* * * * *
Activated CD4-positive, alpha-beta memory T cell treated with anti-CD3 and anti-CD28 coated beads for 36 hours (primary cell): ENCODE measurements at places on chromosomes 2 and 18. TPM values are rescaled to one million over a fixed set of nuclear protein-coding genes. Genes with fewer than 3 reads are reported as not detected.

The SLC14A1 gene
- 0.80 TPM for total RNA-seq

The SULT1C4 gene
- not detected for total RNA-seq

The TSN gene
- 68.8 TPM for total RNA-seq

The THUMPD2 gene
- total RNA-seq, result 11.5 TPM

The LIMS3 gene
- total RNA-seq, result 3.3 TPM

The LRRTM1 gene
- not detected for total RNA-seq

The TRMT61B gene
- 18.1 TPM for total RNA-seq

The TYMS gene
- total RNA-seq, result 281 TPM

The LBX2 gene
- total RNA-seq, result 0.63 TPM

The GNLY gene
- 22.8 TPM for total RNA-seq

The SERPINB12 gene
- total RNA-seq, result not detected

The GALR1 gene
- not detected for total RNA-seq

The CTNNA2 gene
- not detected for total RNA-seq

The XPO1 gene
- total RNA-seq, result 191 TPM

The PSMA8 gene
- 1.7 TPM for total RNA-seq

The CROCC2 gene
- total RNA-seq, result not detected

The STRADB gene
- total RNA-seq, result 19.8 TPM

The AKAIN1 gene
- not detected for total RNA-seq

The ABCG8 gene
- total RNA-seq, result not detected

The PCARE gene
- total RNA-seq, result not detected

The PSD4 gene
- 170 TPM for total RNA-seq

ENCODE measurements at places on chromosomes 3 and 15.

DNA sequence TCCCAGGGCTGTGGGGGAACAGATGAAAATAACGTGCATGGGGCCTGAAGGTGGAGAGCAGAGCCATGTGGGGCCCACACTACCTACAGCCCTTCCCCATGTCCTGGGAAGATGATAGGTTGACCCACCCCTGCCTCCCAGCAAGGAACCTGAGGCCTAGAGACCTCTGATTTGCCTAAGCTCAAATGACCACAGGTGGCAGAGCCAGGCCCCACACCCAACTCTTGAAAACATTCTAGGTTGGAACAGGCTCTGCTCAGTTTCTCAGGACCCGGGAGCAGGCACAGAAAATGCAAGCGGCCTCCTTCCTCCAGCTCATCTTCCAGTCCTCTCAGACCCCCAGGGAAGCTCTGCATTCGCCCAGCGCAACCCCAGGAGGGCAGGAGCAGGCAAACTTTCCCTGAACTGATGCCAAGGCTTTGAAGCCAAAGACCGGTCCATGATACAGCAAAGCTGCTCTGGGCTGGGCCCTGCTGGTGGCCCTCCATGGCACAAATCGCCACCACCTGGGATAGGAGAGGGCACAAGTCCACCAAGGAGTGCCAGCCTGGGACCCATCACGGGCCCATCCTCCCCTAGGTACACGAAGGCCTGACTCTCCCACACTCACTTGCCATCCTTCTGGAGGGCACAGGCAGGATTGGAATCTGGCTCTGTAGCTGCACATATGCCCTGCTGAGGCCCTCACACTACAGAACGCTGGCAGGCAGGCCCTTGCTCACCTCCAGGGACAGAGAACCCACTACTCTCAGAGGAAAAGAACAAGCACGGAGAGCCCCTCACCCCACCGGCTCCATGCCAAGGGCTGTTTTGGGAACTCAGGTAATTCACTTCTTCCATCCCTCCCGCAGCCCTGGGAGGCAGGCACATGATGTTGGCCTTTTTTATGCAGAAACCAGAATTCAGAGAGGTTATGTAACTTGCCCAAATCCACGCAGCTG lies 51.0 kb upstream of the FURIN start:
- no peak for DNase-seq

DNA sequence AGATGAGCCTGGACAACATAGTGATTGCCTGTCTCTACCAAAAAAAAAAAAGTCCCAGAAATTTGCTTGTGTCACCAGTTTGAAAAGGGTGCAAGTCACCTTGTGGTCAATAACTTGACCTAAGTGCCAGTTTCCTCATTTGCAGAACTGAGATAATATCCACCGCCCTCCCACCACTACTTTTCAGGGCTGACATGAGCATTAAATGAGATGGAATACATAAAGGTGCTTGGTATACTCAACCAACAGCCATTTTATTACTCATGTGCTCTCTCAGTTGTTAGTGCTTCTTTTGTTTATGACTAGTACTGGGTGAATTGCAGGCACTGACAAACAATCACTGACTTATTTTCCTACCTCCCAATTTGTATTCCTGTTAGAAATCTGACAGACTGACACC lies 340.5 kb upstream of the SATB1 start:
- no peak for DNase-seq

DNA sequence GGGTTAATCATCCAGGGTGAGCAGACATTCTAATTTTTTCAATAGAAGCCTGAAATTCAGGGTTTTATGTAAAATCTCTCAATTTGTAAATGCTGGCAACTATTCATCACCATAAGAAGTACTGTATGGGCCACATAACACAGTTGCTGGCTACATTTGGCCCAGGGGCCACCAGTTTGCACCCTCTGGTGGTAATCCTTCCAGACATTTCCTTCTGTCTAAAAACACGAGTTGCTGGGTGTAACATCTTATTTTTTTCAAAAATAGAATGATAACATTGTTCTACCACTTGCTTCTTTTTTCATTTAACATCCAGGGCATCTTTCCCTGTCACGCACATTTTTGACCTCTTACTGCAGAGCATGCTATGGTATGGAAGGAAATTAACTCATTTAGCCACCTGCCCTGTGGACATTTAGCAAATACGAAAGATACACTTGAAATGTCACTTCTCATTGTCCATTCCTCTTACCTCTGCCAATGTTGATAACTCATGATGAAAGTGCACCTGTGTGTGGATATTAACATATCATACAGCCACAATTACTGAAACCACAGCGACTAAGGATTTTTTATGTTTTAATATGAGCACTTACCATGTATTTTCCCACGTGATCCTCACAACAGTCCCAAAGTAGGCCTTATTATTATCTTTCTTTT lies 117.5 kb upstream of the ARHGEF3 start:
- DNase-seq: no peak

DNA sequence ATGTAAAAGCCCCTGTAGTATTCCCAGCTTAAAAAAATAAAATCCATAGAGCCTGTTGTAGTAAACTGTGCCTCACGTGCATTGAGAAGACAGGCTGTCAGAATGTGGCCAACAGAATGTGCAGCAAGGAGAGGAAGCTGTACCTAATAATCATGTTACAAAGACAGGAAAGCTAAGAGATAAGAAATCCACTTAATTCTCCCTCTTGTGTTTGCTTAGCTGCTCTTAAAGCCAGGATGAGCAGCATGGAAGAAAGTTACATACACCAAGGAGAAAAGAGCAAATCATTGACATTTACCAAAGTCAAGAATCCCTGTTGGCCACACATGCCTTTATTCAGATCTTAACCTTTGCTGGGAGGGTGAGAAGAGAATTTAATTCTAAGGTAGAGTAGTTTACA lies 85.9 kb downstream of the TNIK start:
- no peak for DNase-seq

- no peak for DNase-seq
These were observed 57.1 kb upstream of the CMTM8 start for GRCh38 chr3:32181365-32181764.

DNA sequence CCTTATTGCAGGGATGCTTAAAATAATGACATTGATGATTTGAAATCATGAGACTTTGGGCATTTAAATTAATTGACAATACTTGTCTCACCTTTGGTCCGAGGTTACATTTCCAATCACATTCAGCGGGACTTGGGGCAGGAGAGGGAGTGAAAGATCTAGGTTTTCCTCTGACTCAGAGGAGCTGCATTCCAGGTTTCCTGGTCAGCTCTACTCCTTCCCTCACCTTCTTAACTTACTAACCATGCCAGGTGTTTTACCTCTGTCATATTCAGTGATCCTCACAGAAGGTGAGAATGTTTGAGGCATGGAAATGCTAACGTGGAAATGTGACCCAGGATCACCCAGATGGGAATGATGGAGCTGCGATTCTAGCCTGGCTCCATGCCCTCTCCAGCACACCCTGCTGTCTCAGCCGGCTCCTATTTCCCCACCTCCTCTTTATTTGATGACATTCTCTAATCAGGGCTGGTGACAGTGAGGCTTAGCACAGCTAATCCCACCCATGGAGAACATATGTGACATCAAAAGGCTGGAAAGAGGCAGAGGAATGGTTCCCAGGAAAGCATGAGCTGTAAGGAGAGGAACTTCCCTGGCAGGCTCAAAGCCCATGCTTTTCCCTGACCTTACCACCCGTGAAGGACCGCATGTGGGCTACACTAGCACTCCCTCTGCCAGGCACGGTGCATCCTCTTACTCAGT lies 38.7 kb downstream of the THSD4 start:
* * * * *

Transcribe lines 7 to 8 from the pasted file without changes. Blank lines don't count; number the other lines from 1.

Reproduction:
- 68.8 TPM for total RNA-seq

The THUMPD2 gene